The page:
The implication here is that many findings are products of lack of documentation rather than poor decision making. As inspectors have said, they mostly want to see that:
- You know what you are doing; and
- What you are doing is working.
Having strong documentation for why you make choices while conducting your risk management processes:
- Makes it much harder for auditor to attack your conclusion;
- Significantly reduces “forgetting” why certain decisions were made;
- Allows larger teams to participate in SMS audits due to self-supporting SMS documentation;
- Provides new safety managers with required documentation for activities performed before the new safety manager was hired; and
- Further demonstrates that you are meticulous in risk management activities.
Thinking like an auditor means being meticulous in documentation, such as documenting each step of decision making (i.e. history of how conclusions were arrived at) and justifying those steps with reason.
Related Aviation SMS Documentation Articles
- 5 Times Documentation Saves Safety Managers in Aviation SMS
- Why Documentation in Aviation SMS Is Important - Beyond Compliance
- Best Practices for Documenting Your Aviation SMS
Eye for Well-Organized SMS Manual or Aviation Safety Database
Organization looks good. Organization in aviation SMS manuals, spreadsheets and aviation SMS databases means:
- Consistent language and syntax (such as abbreviations and codes);
- Having no anomalies, such as SMS elements that are not in the right section;
- Looks neat;
- Includes clear navigational elements; and
- Logical sub-sections.
You know something is well organized when a stranger can follow and/or find things with little difficulty. Organization indicates that you have a proper high level understanding of the role of each SMS element. As with the other “think like an auditor" examples, it’s one more demonstration that you know what you are doing.
A good test is to invite a stranger to see how well they can navigate your SMS documentation.
Look for These 3 “Symptoms” of Compliance
Good auditors have a radar for symptoms of compliance, as well as symptoms of non-compliance. Experience inspectors have seen enough substandard SMS implementations and are familiar with the tell-tale signs that "things don't appear proper."
On the opposite spectrum, safety inspectors are more prepared to identify specific elements that demonstrate SMS compliance. We might call these “underlying markers” of compliance. In other words, when these elements are present, or certain risk management activities can be easily demonstrated in an aviation SMS, then usually the SMS implementation has a high degree of compliance:
- Consistent behavior in activities means a similar pattern in how things are documented, assessed, classified, and accounted for;
- Fact-based decision making supported by the organization's SMS data means that service providers can justify certain decisions with specific safety charts, data, tables, etc.; and
- Can show a relationship between documented safety risk management (SRM) and safety assurance (SA) processes and historical risk management activities while treating reported safety issues and audit findings.
Safety managers will be best-in-class audit performers when they take the time to ensure that their risk management activities are
- backed by safety data, and
- follow documented risk management processes.
Related Aviation SMS Auditing Articles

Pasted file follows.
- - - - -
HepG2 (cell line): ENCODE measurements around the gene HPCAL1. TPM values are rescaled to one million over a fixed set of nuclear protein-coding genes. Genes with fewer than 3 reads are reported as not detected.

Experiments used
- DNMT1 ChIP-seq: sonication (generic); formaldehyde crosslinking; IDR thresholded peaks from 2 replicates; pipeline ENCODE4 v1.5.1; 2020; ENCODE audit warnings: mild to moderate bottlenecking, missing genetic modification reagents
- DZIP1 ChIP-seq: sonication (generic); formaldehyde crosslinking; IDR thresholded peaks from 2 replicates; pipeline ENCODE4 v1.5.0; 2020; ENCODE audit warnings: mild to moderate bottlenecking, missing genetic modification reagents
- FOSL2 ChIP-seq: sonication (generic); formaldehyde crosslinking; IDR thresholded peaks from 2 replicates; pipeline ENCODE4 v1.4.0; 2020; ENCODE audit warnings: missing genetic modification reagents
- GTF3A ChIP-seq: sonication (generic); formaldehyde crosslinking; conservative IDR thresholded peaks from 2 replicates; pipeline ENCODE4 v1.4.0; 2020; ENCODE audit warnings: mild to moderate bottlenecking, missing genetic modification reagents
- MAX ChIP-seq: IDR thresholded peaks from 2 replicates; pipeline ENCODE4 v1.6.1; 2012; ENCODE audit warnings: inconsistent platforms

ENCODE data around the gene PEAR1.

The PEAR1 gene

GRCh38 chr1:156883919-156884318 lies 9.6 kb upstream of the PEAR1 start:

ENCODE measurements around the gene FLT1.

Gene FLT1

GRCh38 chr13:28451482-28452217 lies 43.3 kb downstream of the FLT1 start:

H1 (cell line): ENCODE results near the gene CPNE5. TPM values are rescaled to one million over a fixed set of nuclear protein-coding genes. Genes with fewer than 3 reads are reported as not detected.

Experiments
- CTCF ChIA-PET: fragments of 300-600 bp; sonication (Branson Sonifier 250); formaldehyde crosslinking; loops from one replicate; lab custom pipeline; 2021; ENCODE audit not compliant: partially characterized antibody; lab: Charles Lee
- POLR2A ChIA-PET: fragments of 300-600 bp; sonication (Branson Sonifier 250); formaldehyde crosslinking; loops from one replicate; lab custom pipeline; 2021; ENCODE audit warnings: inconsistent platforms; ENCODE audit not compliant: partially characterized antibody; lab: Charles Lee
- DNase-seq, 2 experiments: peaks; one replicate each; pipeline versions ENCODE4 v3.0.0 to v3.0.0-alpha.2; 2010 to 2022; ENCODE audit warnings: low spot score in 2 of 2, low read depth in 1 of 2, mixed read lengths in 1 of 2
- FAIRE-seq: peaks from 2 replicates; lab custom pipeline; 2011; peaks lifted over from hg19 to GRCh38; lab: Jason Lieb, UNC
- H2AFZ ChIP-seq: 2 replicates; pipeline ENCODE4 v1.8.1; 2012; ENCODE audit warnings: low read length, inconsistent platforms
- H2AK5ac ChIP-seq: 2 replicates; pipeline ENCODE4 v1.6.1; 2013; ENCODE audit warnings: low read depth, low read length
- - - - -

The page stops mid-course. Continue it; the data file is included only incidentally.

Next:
- 4 Tips for Passing Aviation SMS Audits -with Free Resources
- How Often Should You Conduct Aviation SMS Audit
- 4 Things Safety Managers Do to Perform Well on Aviation SMS Audits
Thinking like an Auditor Means Conscious Decision Making
All of the above points have one thing in common: they demonstrate conscious decision making on the part of safety managers, including:
- Ensuring that each decision matches documented risk management processes;
- Decisions are documented and justified using fact-based decision-making processes; and
- That the process aligns with SMS compliance guidance.
Make sure decisions are made passively or routinely.
Passing Aviation SMS Audits Improves with SMS Database
Auditors are human beings. Human beings are naturally "lazy" and will avoid unnecessary work whenever possible. When safety managers prepare all required SMS documentation before the arrival of the SMS auditor, the SMS auditor will be impressed. Furthermore, they will be less likely to dig deeply to uncover another possible shortcoming. This is also a natural tendency. When an auditor comes to an organized organization, they won't have to:
- Wait for requested SMS documentation when asked;
- Revisit the operator for those "extra" follow-up visits;
- Worry whether they missed "anything important."
In short, good SMS documentation really saves an operator considerable grief when faced with a team of SMS auditors. The best SMS data management strategy to perform well on SMS audits is the SMS database. Spreadsheets are not designed to store years' worth of dissimilar data elements. A low-cost, commercially available SMS database is the best SMS data management strategy to store and retrieve SMS documentation.
Not all aviation service providers need an SMS database. A good rule of thumb is that if your company has more than 40 employees, you should invest in an SMS database. It will be cheaper than trying to manage the SMS documentation requirements in a spreadsheet. Also, companies with fewer than 40 employees are recommended to acquire an SMS database if they have high employee turnover.
To learn how your company can improve SMS audit performance, check out these demo videos to SMS Pro, which has been one of the leading players in aviation SMS databases since 2007.
Published December 2019. Last updated April 2021.